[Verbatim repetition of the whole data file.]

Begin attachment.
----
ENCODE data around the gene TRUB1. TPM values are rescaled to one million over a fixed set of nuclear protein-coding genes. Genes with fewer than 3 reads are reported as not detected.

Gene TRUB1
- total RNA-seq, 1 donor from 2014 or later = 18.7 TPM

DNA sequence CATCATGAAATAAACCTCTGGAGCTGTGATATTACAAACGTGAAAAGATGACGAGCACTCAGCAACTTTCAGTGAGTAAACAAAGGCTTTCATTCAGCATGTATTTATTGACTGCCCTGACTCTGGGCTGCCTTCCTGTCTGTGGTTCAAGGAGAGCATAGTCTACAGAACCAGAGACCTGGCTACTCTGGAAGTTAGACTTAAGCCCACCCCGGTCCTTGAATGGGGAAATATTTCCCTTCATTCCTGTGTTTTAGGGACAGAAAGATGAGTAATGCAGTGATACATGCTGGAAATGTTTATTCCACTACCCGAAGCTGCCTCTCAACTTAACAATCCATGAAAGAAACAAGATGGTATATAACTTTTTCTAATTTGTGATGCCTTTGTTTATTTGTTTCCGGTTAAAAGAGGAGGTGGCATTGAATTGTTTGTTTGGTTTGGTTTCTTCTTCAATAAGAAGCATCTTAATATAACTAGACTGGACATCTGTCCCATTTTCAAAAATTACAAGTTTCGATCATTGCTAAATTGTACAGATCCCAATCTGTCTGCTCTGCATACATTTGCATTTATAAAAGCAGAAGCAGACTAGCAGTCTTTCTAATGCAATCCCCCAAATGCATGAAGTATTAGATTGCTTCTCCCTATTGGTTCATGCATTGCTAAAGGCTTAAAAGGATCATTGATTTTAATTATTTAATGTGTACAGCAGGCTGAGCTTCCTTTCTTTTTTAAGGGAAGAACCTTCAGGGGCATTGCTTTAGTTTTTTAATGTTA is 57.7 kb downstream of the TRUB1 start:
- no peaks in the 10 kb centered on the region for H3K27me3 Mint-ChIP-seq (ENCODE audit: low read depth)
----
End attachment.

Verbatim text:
ENCODE data around the gene TRUB1. TPM values are rescaled to one million over a fixed set of nuclear protein-coding genes. Genes with fewer than 3 reads are reported as not detected.

Gene TRUB1
- total RNA-seq, 1 donor from 2014 or later = 18.7 TPM

DNA sequence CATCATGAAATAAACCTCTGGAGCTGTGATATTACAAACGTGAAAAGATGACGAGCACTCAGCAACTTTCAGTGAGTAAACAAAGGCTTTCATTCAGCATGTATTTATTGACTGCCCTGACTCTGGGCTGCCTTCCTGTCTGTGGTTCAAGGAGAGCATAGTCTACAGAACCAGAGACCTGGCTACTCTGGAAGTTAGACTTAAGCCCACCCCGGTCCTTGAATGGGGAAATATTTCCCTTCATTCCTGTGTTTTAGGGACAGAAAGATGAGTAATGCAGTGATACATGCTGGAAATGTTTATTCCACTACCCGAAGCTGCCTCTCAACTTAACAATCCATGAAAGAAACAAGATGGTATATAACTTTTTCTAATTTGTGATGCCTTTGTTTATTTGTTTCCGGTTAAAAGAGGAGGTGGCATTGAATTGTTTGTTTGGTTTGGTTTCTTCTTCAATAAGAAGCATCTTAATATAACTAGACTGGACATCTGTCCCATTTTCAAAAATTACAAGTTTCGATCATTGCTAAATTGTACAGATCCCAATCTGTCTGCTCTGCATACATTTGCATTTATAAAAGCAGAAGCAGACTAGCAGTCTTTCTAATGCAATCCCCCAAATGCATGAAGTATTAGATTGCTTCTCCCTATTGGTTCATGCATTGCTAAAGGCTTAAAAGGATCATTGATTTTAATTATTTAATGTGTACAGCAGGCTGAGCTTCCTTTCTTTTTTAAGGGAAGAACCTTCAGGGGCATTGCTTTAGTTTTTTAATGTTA is 57.7 kb downstream of the TRUB1 start:
- no peaks in the 10 kb centered on the region for H3K27me3 Mint-ChIP-seq (ENCODE audit: low read depth)